The Bay of Bengal is a bridge between the Indo-Pacific and the Indian Ocean, and with a population of 1.4 billion, an increasingly important economic zone in its own right. India has been slow to build regional connectivity. The space has been filled by China's Belt and Road Initiative projects, which have not always been beneficial for host countries. The region may be better off pursuing digital connectivity by enabling tech startups – areas of India’s strength. This research uses maps to explore the potential for energy, transport, and financial connectivity across the Bay of Bengal.
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China is rapidly expanding its influence in the Indian Ocean Region, as its massive investment in ports starts to materialise. From smaller investments of $78 million in Djibouti to large ones like $1.6 billion in Gwadar, these are funded largely by Chinese state-owned enterprises. This infographic shows the 17 ports being built by China, which are now important strategic, economic and political outposts for the country.
On 28 May 2021, the Biden administration submitted a much-delayed Defense Budget to Congress, asking for $715 billion for 2022, a 1.6% increase over the previous year’s $703.7 billion. This marginal increase highlights the U.S.’s shrinking capacities compared with China, which spends less than a third of the U.S. on defence. This Budget is focussed on challenges in the U.S.’s geographic vicinity, not the administration’s resolve to counter the threat of China from a position of strength.
In March 2021, the World Economic Forum (WEF) announced the addition of 15 manufacturing facilities to the prestigious Global Lighthouse Network. Two Indian companies were on the list – the Tata Steel facility in Jamshedpur, and the ReNew Power facility in Hubli. This is twice the number of Indian companies on the list last year. Many more facilities will likely be added to the WEF list, as several prepare to graduate their manufacturing businesses to keep up with Industry 4.0.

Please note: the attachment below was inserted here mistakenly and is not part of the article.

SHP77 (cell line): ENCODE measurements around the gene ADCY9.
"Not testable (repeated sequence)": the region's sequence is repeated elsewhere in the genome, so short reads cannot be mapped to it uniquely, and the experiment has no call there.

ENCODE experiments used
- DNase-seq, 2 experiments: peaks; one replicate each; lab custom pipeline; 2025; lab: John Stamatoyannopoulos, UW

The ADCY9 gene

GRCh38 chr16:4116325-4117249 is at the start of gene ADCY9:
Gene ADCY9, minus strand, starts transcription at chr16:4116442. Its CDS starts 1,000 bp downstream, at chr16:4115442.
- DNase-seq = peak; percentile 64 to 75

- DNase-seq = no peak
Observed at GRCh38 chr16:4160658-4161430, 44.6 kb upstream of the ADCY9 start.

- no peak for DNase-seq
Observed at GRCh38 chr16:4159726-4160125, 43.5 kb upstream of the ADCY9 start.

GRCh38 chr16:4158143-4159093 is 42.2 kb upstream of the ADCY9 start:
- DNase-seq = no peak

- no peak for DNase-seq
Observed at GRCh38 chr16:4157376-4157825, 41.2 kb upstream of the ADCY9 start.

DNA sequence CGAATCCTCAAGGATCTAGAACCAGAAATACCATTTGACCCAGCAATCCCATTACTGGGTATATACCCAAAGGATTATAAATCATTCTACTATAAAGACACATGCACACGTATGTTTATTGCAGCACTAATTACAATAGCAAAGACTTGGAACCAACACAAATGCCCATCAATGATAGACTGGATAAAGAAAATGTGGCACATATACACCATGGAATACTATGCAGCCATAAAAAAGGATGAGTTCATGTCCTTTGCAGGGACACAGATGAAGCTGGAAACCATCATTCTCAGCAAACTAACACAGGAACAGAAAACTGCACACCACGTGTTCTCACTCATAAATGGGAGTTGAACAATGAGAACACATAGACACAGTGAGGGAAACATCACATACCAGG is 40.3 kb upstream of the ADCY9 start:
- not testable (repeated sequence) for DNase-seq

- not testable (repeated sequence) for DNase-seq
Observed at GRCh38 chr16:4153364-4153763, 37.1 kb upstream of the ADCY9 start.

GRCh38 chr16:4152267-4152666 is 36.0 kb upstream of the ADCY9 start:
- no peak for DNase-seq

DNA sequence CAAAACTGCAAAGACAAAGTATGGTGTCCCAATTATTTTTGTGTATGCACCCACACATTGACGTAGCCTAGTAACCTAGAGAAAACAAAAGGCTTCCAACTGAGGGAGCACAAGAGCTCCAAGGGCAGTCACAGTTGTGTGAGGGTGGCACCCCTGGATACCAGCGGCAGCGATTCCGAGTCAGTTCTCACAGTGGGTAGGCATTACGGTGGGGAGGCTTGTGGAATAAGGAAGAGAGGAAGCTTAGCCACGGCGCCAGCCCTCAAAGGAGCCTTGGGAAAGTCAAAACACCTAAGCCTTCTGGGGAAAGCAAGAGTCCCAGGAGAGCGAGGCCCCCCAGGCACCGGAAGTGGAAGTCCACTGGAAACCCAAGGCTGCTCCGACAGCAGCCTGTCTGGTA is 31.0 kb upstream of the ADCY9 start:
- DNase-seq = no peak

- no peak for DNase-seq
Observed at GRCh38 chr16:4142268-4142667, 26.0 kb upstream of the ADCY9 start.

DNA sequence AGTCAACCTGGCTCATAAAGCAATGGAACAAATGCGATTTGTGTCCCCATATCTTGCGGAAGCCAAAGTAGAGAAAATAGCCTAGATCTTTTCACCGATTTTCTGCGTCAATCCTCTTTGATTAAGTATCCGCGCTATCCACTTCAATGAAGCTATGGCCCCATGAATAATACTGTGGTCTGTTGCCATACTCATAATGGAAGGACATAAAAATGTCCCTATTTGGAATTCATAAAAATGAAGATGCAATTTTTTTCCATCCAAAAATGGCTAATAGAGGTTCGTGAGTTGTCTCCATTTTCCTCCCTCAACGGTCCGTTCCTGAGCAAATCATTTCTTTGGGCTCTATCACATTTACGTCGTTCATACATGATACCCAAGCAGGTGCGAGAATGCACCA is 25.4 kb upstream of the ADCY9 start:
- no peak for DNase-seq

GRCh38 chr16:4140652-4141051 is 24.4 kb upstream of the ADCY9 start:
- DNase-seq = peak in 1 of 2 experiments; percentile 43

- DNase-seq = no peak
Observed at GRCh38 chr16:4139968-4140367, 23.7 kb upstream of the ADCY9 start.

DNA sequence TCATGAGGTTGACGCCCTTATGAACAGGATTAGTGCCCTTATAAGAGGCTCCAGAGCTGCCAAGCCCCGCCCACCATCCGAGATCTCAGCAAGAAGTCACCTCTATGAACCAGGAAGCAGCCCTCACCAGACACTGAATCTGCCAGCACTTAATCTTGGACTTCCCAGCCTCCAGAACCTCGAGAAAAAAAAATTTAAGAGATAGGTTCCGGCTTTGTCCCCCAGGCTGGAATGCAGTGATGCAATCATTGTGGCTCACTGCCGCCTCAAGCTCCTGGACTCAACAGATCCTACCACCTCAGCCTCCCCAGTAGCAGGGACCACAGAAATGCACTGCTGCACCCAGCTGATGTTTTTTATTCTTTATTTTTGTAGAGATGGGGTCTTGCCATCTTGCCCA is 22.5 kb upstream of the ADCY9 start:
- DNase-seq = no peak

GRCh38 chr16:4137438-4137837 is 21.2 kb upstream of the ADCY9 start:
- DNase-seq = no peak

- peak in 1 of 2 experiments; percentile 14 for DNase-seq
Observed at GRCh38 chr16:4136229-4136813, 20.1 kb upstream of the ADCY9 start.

Over the last five years, China has quietly created a significant place for itself in India – in the technology domain. While India has refused to sign on to China's Belt and Road Initiative (BRI), this map shows India's positioning in the virtual BRI to be strategically invaluable for China. Nearly $4 billion in venture investments in start-ups, the online ecosystem and apps have been made by Chinese entities. This is just the beginning; there is much more to come.
Oil prices, arms exports and conflict are inter related especially when it comes to the U.S. Its arms industry grows when high prices and conflicts coincide. This has kept West Asia on a perennial geopolitical boil. This infographic charts the highs and lows of U.S. arms sales, especially in the light of conflicts centred around West Asia
India has used military and diplomatic offensives against Pakistan as a response to the February 14 terrorist attack in Pulwama, Jammu and Kashmir. There are two more options available - legal, through sanctions, and economic - to curb Pakistan's dangerous adventurism. Gateway House explores both in the infographic below
The infographic illustrates the extensive G2G engagement between India and Japan, which undergirds the strategic partnership.
India and the world have watched China’s growing investment in Asia and beyond with a mix of awe and apprehension. The unprecedented scale of these investments are reshaping political arrangements around South Asia.
Nepal has historically enjoyed close economic ties with India. An open border and the large number of Nepalis in the Indian army testify to the two countries’ economic and social proximity. But as with other countries in India’s neighbourhood, Chinese investment is leading Nepal to tilt towards China.